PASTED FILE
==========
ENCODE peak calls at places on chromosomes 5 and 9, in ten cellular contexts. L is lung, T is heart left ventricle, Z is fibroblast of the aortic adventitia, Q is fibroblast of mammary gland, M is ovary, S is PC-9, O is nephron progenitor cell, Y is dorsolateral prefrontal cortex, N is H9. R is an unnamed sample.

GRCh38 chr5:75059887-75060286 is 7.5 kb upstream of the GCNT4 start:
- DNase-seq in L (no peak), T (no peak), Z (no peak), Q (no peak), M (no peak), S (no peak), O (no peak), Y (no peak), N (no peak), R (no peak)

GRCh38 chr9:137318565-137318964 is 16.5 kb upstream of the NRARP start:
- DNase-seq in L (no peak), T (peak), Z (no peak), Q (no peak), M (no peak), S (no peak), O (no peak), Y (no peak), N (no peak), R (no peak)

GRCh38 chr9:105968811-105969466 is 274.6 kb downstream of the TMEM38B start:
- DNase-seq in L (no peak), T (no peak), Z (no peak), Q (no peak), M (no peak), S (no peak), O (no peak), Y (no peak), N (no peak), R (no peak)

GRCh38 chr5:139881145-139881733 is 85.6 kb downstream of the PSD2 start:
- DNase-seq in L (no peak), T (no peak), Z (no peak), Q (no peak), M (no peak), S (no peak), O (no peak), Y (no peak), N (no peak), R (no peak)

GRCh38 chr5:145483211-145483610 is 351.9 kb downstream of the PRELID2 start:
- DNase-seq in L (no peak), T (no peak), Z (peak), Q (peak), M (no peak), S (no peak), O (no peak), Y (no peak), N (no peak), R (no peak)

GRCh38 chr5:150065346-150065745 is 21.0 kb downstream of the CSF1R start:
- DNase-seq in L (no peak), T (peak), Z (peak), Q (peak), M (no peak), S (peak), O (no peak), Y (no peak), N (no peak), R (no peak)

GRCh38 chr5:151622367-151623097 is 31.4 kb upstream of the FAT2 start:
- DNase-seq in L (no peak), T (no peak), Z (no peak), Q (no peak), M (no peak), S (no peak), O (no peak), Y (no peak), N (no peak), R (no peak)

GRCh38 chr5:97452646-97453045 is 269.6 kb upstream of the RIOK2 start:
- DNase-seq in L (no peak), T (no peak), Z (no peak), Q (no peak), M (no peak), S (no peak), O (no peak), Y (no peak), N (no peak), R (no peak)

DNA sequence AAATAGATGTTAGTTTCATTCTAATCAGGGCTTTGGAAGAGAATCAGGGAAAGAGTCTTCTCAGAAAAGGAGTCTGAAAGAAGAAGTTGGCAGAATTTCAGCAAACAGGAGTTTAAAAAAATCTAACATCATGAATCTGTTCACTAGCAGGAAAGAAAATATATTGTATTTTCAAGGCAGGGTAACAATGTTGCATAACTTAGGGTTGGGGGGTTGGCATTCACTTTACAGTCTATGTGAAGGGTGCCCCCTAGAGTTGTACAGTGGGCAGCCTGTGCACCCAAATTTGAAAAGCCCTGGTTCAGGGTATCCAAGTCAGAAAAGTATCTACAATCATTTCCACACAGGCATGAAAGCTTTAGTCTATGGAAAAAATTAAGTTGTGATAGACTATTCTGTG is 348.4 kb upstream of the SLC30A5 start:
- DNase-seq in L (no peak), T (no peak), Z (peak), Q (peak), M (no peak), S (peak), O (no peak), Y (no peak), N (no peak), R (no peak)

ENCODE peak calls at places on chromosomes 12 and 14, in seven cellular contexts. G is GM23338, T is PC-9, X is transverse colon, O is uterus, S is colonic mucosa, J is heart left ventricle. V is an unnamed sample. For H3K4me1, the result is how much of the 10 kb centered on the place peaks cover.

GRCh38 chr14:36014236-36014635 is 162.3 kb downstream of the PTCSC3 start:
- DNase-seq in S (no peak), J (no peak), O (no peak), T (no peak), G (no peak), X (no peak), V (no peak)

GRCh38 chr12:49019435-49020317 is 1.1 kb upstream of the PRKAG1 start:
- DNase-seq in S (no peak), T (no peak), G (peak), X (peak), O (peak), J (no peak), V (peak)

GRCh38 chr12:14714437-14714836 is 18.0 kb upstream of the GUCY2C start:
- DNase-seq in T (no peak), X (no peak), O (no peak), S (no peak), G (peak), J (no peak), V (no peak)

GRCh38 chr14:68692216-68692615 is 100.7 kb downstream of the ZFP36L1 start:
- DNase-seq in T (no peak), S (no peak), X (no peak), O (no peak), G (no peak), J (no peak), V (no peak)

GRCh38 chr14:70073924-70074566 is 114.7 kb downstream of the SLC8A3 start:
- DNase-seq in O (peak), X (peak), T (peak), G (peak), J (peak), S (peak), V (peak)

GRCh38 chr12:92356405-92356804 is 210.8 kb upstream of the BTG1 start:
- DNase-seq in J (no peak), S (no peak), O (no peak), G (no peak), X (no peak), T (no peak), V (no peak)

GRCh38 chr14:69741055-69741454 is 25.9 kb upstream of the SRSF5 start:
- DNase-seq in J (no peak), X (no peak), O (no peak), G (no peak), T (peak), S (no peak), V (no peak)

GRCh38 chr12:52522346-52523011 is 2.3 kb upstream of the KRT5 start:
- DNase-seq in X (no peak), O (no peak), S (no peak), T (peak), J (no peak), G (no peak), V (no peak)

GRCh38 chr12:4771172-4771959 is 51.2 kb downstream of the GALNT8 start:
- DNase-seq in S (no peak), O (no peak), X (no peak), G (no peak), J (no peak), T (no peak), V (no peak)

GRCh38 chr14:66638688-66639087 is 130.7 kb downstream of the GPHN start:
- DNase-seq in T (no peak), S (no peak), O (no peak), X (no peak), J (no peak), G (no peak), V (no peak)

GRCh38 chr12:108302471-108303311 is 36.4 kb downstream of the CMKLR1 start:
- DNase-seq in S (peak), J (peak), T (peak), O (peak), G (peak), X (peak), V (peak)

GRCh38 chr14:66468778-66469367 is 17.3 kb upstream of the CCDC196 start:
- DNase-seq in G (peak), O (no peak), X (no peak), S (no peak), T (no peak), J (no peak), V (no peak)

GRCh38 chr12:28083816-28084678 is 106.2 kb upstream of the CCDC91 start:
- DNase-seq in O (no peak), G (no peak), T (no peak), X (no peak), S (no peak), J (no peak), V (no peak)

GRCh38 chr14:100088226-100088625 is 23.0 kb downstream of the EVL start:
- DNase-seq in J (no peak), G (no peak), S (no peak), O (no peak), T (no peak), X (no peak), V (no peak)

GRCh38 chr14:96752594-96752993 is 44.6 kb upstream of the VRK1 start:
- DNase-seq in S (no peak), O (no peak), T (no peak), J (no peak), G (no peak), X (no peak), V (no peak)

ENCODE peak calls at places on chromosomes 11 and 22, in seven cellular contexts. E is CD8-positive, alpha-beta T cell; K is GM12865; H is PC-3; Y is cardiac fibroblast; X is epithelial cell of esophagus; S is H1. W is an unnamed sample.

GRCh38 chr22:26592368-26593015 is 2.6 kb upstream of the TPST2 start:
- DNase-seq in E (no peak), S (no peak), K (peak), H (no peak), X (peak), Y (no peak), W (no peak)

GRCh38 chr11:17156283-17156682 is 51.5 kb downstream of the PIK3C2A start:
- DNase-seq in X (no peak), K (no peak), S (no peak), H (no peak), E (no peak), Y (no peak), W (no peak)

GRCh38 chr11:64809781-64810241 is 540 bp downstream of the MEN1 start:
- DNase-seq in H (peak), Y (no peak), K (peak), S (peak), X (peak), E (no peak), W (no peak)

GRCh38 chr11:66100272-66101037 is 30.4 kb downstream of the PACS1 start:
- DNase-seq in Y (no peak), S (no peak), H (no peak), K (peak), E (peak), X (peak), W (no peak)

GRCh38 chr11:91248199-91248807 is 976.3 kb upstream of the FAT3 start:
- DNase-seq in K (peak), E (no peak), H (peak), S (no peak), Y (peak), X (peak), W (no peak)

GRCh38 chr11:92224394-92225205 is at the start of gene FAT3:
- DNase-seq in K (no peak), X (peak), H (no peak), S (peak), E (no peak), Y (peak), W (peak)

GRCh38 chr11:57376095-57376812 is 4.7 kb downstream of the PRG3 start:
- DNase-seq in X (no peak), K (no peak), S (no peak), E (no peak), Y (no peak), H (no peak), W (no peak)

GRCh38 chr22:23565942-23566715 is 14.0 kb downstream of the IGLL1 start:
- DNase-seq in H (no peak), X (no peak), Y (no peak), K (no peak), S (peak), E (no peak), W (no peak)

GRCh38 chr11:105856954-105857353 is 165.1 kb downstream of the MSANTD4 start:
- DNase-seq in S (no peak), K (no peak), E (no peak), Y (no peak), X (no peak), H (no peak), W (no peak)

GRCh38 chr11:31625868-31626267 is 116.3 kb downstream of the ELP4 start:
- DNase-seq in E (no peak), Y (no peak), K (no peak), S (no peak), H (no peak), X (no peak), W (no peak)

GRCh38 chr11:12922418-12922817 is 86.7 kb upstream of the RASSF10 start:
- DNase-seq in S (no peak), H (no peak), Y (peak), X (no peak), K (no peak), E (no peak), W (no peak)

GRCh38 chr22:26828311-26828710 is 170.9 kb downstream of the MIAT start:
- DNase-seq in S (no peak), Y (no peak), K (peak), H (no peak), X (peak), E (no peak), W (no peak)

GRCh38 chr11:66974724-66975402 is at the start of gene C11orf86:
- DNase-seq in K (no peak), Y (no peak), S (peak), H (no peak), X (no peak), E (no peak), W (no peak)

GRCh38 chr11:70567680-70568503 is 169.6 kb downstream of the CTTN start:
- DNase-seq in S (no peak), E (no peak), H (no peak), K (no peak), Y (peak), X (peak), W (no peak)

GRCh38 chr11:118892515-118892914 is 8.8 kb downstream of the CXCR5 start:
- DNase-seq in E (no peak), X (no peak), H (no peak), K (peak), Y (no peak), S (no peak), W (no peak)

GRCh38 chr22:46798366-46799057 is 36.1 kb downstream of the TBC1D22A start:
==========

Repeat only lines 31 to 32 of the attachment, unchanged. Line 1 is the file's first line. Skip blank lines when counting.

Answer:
GRCh38 chr12:92356405-92356804 is 210.8 kb upstream of the BTG1 start:
- DNase-seq in J (no peak), S (no peak), O (no peak), G (no peak), X (no peak), T (no peak), V (no peak)